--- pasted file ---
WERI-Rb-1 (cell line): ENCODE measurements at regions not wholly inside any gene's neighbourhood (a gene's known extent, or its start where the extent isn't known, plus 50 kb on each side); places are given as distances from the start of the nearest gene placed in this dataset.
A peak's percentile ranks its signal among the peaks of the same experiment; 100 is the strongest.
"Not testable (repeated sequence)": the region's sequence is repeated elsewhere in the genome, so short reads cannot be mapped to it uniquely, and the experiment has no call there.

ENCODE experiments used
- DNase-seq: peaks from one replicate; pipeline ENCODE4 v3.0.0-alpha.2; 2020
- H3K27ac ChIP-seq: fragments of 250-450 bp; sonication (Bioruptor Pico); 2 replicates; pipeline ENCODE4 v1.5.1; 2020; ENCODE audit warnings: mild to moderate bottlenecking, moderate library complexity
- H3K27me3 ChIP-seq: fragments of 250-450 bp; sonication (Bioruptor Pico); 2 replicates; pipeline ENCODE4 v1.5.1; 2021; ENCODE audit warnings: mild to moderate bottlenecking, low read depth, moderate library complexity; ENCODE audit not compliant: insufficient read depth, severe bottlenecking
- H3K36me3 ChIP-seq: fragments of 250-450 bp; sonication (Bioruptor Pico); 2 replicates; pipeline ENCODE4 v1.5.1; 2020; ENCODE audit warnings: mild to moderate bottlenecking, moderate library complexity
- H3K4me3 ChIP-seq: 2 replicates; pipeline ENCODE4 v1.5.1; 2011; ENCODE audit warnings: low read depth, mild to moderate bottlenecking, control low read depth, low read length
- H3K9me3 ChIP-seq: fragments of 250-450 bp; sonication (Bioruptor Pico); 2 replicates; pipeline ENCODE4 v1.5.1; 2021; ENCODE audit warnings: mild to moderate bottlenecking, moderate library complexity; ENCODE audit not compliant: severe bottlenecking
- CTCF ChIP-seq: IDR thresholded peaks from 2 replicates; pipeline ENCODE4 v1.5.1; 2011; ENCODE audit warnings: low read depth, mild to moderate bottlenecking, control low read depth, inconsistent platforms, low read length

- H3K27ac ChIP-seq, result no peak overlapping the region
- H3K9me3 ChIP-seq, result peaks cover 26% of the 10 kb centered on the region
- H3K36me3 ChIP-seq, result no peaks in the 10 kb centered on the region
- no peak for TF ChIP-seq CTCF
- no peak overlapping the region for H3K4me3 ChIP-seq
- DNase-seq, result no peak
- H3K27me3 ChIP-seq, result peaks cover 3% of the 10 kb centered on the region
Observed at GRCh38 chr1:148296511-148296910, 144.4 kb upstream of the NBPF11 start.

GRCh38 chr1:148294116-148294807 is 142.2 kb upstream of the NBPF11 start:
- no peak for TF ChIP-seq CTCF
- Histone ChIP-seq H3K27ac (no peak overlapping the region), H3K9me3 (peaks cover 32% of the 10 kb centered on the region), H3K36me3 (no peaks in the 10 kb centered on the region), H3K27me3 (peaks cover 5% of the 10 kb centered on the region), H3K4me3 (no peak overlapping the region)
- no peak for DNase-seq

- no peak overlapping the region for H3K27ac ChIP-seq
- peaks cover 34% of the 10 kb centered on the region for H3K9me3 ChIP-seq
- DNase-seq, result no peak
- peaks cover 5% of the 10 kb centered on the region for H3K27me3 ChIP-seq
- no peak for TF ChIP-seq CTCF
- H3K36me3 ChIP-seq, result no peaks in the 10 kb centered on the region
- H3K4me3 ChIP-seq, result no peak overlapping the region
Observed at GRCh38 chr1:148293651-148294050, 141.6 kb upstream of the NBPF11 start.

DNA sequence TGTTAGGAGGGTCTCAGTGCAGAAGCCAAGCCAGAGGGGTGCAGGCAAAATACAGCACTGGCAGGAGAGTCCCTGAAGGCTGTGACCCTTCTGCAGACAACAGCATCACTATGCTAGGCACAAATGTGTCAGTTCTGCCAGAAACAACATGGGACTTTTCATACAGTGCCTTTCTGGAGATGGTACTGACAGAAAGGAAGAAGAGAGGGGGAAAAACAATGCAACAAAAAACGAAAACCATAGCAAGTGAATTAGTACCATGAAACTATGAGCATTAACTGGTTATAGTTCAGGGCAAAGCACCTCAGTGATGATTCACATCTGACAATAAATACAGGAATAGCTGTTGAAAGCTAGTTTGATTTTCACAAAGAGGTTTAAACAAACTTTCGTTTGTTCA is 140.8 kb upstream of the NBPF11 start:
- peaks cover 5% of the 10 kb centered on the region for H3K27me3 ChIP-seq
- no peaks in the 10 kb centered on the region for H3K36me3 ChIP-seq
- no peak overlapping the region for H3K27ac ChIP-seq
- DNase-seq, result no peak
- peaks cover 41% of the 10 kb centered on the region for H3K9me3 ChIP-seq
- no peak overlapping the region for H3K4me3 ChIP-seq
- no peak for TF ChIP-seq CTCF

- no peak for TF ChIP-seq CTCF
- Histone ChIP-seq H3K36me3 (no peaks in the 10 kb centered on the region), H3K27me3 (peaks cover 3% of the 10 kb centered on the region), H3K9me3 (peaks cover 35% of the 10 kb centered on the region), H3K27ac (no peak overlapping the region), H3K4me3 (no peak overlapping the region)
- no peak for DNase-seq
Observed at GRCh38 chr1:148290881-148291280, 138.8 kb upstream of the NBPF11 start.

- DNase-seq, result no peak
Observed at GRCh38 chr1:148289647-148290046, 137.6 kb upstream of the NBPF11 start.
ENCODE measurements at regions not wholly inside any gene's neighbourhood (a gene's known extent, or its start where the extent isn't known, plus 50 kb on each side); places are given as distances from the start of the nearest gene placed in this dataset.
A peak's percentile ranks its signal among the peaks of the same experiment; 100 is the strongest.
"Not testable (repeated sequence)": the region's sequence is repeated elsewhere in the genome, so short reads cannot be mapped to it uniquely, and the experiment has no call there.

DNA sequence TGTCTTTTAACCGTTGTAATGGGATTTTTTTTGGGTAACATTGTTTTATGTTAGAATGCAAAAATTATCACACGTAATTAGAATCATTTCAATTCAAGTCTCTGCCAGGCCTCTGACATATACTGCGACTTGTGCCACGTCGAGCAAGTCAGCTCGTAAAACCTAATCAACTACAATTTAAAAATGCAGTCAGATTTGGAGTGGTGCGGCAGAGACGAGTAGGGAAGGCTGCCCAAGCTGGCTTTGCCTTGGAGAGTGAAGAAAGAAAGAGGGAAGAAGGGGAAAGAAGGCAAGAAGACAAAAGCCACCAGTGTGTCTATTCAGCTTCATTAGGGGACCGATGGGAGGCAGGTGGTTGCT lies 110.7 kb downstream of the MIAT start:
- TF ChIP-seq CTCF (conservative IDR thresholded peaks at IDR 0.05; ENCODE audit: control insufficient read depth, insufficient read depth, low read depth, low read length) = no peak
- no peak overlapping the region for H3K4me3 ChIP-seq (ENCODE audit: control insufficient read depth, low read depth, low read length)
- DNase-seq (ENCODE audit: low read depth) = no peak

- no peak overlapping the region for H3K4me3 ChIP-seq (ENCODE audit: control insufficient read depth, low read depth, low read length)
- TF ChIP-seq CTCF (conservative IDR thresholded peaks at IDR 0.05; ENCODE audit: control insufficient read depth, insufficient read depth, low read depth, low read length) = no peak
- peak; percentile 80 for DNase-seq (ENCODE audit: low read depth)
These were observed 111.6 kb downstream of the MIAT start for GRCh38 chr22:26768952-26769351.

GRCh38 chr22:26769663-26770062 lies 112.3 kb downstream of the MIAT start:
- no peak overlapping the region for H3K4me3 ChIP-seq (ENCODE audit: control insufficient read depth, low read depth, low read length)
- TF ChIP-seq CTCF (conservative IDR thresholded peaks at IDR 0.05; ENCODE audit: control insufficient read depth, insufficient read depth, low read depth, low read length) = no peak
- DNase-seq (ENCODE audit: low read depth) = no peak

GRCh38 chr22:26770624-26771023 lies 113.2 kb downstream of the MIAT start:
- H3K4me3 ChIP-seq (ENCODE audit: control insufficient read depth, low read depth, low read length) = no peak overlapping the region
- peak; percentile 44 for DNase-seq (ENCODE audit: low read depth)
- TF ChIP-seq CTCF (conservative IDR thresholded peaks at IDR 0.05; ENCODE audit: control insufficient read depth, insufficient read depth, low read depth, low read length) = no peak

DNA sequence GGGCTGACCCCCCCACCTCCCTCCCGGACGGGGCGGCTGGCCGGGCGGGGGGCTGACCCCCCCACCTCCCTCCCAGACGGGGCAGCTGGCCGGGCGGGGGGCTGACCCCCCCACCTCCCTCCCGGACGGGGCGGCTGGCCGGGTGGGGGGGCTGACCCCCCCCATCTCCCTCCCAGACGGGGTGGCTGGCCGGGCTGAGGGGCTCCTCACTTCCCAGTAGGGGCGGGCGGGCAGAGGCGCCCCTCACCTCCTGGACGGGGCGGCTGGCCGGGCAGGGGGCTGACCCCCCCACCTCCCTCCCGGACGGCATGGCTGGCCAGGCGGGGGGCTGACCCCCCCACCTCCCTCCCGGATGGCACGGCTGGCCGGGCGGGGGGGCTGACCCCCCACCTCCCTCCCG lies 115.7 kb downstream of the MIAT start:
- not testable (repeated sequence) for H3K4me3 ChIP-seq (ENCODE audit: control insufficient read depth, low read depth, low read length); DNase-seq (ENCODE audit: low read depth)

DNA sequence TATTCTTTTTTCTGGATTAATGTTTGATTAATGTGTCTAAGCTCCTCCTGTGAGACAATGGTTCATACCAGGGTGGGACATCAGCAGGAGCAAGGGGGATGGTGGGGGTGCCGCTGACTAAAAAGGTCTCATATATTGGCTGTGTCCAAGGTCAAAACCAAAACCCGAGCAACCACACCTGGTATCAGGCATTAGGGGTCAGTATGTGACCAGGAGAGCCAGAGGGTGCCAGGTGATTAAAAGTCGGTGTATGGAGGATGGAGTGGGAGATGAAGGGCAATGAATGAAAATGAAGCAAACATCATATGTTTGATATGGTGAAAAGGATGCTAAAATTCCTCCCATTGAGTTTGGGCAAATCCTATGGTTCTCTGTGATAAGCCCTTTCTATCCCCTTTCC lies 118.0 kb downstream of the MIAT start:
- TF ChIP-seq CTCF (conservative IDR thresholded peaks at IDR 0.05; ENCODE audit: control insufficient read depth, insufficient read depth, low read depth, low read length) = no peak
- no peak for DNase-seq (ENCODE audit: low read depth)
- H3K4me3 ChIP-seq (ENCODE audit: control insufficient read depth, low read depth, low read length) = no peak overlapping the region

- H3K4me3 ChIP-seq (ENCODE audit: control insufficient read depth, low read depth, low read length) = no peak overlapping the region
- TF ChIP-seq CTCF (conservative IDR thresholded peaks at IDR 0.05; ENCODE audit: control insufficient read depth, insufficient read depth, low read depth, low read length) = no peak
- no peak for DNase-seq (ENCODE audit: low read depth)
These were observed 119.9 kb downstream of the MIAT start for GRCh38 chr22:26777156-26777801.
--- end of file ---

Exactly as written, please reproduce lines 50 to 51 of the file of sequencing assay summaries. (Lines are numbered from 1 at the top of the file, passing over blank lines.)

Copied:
- TF ChIP-seq CTCF (conservative IDR thresholded peaks at IDR 0.05; ENCODE audit: control insufficient read depth, insufficient read depth, low read depth, low read length) = no peak
- no peak overlapping the region for H3K4me3 ChIP-seq (ENCODE audit: control insufficient read depth, low read depth, low read length)